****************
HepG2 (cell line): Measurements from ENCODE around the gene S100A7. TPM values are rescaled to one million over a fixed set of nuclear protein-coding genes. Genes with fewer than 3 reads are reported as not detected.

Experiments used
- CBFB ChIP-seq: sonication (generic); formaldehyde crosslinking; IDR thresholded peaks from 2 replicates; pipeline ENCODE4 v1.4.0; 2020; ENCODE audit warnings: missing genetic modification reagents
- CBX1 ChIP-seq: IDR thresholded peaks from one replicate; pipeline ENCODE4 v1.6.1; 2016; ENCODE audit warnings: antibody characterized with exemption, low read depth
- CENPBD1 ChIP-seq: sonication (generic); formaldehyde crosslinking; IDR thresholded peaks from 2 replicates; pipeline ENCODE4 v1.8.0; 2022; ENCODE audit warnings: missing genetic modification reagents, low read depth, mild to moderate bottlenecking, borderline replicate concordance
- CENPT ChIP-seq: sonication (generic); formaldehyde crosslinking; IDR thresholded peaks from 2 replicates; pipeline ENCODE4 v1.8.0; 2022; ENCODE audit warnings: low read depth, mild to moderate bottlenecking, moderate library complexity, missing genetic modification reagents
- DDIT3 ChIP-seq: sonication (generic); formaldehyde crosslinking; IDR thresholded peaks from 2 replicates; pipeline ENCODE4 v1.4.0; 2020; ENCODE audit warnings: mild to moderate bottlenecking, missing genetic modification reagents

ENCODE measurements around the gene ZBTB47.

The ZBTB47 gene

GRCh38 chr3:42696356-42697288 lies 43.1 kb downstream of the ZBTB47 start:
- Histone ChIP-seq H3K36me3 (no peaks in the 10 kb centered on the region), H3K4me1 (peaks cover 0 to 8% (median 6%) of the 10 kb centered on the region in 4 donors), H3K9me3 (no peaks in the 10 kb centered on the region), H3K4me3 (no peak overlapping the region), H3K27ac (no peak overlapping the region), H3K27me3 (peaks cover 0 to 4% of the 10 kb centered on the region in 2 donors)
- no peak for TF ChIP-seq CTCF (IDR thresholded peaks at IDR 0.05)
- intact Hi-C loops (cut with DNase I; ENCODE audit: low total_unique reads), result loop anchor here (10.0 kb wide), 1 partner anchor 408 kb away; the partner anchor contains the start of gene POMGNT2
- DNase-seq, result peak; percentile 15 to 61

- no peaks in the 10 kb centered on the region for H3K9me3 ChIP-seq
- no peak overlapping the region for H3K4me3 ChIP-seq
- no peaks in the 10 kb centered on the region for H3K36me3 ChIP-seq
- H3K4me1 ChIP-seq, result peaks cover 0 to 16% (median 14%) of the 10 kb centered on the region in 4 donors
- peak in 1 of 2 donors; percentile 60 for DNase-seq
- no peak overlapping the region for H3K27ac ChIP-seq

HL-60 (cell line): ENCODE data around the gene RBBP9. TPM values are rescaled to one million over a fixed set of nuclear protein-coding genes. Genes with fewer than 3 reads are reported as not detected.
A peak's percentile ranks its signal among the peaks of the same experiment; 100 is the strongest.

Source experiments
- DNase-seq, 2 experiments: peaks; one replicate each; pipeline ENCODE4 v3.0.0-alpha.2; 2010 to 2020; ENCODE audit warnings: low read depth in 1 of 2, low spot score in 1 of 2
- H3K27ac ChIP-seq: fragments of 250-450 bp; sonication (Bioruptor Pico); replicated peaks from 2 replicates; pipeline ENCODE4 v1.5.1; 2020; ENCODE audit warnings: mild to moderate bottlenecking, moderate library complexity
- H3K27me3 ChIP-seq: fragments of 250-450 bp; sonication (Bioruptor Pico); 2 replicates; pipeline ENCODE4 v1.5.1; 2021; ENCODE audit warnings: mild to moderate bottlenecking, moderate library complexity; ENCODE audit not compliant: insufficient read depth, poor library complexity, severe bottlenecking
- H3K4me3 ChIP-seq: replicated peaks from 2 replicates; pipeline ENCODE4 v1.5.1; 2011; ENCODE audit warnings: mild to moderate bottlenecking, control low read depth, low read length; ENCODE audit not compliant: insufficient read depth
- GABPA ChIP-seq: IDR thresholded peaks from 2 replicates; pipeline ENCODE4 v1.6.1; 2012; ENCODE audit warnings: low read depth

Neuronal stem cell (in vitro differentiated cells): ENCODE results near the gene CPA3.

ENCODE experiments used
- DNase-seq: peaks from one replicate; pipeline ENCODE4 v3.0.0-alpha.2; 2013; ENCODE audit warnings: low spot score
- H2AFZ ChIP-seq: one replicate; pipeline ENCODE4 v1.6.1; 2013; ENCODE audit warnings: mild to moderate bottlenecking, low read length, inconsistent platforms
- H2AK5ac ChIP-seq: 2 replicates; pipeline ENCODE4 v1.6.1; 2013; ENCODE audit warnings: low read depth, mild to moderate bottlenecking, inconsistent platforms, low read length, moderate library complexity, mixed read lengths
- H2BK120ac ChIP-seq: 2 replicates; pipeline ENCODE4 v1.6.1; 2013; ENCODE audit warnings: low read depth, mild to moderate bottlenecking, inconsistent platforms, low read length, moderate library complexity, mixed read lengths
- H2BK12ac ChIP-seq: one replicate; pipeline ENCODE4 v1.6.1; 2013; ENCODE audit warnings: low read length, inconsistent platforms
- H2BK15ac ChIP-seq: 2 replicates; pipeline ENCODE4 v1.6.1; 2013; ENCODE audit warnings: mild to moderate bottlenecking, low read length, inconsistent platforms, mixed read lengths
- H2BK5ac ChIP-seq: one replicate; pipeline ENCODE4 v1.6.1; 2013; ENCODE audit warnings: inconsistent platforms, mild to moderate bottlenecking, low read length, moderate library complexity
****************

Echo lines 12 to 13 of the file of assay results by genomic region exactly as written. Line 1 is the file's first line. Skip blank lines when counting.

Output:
- no peak for TF ChIP-seq CTCF (IDR thresholded peaks at IDR 0.05)
- intact Hi-C loops (cut with DNase I; ENCODE audit: low total_unique reads), result loop anchor here (10.0 kb wide), 1 partner anchor 408 kb away; the partner anchor contains the start of gene POMGNT2